Date of Award

Spring 5-2018

Level of Access Assigned by Author

Open-Access Thesis

Degree Name

Master of Science (MS)


Quaternary and Climate Studies


Aaron Putnam

Second Committee Member

George Denton

Third Committee Member

Brenda Hall

Additional Committee Members

Karl Kreutz

Alice Doughty


The last glacial termination (~19-11 ka) marks the end of the last ice age and the transition to modern interglacial conditions. The mechanisms that triggered deglaciation are unresolved. Various hypotheses for deglacial warming involve changes in Earth’s orbit, an 80-ppm increase in atmospheric CO­2, a ‘bipolar seesaw’ in oceanic-heat redistribution, and shifting wind belts. Here, I present a 10Be surface-exposure chronology for a system of glacial landforms in the Tsagaan Gol-Potanin Glacier valley in the Mongolian Altai (49°N, 88°E) to determine the nature of the termination in interior Asia. Located near the center of Earth’s largest continent, the glaciers in the Mongolian Altai are well situated to test the roles of various climate mechanisms in driving the last glacial termination. My chronology is underpinned by detailed glacial-geomorphic maps made using satellite and drone imagery. The surface-exposure chronology reveals that moraine formation occurred at 23.24 ± 0.50 ka and 28.08 ± 0.58 ka during the local Last Glacial Maximum (LLGM). Glacial erratics bracketing small, discontinuous moraines are the youngest samples from the LLGM, ranging from 19.54 ± 0.36 ka to 22.11 ± 0.41 ka. The termination is documented by glacial erratics on a mid-valley bedrock mountain, Holy Mountain, and erratics next to the modern Potanin Glacier. The Holy Mountain samples record 253 m of ice-surface lowering between 18.23 ± 0.34 ka and 15.69 ± 0.34 ka. Glacial erratics outboard of the Potanin Glacier form two populations, at 16.20 ± 0.09 ka and 17.71 ± 0.19 ka, indicating that the termination was underway by 17.71 ± 0.19 ka. I reconstructed paleo-snowlines using the accumulation-area ratio (AAR) method to translate the glacial record into a climate signal. From the LLGM to modern, snowline rose 1100 ± 90 m, equating to a temperature increase of 6.0 ± 0.5°C using a lapse rate of 0.0055°C/m. At least 640 ± 90 m of snowline rise, or 3.5 ± 0.5°C of warming, occurred by 17.71 ± 0.19 ka. Rising atmospheric CO2 and reorganization of North Atlantic oceanic circulation lag the warming documented in this study. Possible mechanisms for deglaciation in the Mongolian Altai include rising local summer insolation, poleward heat export from the tropics, or a poleward shift of the westerly wind belts.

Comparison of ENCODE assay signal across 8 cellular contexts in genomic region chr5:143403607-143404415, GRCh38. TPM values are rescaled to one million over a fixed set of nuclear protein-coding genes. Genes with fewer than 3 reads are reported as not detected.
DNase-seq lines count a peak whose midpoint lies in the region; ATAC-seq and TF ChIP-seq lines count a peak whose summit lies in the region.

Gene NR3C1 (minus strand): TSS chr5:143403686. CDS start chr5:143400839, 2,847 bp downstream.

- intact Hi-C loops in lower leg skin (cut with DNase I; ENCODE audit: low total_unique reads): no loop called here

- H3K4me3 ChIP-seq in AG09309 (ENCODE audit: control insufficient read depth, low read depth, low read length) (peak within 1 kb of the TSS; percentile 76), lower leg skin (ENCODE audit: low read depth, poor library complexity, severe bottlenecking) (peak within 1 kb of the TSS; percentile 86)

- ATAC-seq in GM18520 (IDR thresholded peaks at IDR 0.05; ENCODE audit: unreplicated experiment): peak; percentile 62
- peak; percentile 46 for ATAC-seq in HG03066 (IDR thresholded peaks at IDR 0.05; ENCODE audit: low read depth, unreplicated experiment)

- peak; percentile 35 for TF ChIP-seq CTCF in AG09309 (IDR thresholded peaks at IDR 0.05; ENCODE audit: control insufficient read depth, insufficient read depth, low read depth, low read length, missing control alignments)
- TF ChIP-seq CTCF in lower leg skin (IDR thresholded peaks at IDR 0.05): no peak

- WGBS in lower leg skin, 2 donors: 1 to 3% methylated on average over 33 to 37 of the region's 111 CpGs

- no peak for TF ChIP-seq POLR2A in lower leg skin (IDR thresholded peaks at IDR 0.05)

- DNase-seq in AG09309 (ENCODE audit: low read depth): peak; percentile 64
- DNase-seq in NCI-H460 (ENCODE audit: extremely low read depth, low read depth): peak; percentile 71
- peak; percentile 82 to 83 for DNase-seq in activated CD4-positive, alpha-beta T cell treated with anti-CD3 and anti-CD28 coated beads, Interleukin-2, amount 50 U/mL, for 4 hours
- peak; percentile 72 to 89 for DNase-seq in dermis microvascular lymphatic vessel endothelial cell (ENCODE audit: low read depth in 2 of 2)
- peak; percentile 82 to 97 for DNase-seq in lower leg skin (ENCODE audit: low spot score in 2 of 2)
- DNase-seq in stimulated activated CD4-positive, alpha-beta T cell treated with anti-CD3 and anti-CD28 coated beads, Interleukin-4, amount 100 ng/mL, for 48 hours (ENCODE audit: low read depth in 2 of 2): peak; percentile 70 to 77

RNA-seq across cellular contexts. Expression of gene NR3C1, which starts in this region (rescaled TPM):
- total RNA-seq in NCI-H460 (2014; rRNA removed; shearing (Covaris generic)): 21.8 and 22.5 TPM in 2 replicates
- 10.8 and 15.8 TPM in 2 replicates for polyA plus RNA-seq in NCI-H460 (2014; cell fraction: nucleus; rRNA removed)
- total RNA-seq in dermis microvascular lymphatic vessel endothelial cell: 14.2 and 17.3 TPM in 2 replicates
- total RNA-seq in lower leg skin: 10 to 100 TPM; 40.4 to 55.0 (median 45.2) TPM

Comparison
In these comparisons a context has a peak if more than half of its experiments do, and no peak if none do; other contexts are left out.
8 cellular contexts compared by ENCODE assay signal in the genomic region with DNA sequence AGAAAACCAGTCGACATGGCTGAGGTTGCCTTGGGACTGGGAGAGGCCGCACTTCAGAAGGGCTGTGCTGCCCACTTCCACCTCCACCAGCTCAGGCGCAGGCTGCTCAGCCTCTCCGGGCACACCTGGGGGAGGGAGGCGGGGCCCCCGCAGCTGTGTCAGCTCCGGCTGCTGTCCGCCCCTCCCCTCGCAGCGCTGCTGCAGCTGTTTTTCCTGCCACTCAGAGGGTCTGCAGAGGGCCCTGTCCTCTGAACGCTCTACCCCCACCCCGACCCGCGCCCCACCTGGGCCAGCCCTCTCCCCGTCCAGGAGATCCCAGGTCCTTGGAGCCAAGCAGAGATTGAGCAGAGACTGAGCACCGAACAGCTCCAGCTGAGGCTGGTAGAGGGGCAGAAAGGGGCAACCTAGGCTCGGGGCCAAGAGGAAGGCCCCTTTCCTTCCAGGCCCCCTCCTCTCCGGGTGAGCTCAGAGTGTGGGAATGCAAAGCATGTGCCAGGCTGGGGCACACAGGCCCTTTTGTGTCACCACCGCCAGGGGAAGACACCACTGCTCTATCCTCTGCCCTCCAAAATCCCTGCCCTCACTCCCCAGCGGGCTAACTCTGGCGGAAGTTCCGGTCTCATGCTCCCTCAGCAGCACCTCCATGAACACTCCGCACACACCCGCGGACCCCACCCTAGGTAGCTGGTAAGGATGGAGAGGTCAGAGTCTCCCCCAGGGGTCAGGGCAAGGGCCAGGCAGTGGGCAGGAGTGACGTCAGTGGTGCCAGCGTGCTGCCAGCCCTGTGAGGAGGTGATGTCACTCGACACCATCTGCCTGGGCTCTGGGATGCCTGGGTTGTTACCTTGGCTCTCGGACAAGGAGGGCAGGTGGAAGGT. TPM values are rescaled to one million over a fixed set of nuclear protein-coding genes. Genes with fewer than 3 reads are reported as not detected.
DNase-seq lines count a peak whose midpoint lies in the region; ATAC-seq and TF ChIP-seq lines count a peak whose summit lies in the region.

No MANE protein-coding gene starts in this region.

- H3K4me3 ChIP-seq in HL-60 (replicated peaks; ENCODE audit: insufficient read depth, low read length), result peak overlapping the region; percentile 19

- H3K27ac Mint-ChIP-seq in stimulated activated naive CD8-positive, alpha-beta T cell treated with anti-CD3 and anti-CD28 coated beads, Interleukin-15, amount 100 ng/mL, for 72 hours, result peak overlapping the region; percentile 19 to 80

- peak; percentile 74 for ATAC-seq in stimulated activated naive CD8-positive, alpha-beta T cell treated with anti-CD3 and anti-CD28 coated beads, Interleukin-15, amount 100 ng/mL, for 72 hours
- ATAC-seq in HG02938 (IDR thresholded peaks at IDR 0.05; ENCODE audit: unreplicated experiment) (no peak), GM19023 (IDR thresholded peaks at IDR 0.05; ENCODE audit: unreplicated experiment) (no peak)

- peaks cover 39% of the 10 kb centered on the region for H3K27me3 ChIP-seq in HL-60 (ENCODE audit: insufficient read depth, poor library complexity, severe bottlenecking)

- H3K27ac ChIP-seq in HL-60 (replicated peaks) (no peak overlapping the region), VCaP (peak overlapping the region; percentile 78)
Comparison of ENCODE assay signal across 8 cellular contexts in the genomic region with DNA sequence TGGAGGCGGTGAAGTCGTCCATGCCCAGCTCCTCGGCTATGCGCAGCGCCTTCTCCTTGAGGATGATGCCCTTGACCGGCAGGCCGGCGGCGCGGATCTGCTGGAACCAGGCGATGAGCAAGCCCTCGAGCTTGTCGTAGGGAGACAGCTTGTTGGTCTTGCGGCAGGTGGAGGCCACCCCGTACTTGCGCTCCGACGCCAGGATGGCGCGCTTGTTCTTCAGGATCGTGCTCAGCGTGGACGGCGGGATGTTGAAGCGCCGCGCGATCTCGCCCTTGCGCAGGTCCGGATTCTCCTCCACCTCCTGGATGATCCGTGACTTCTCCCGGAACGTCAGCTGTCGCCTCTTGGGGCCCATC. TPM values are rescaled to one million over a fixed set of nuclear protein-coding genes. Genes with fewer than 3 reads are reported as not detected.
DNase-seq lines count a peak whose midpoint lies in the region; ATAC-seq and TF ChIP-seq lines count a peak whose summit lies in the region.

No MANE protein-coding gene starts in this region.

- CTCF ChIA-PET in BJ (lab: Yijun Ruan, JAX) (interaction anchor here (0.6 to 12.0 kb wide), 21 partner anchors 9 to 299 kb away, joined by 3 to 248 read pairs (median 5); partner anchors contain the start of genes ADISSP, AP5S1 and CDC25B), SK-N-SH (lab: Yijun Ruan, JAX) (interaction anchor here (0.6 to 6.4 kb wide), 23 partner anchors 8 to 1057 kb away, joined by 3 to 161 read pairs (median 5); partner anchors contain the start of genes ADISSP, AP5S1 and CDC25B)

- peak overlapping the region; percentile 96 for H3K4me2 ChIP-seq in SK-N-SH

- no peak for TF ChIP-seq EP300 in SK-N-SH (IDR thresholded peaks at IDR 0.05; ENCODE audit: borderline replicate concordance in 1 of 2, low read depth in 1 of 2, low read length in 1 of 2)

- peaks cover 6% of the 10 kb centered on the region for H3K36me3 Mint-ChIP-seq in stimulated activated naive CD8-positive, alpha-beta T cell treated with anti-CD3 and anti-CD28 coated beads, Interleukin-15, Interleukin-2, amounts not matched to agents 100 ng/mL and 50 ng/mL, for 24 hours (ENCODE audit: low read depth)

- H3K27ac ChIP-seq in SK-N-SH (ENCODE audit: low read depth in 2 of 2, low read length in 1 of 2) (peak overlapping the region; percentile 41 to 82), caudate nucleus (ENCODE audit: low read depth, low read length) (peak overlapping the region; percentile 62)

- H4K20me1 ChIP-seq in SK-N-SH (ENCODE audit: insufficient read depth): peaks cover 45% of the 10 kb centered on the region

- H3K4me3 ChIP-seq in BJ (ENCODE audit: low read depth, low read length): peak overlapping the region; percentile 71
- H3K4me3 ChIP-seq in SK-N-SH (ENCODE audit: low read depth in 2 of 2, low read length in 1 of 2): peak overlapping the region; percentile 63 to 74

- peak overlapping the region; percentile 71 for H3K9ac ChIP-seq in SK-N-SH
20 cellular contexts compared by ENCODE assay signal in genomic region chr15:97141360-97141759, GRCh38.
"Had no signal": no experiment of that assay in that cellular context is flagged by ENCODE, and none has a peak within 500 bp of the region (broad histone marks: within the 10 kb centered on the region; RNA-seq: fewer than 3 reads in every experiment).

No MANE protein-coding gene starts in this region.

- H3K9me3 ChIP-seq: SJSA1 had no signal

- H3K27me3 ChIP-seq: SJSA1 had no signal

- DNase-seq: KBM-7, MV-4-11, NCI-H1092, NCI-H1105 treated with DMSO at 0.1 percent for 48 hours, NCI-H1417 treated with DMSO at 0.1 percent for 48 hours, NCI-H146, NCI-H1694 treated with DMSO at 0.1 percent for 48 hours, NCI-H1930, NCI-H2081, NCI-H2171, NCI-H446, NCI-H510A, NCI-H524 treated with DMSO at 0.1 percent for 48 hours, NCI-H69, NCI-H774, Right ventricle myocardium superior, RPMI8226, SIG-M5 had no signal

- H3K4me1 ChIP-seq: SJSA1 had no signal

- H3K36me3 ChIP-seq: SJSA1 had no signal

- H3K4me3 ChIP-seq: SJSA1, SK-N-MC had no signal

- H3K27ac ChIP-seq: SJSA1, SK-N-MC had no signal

As of 2002, Degree of Master of Science (MS) Quaternary and Climate Studies published under the auspices of the Climate Change Institute.

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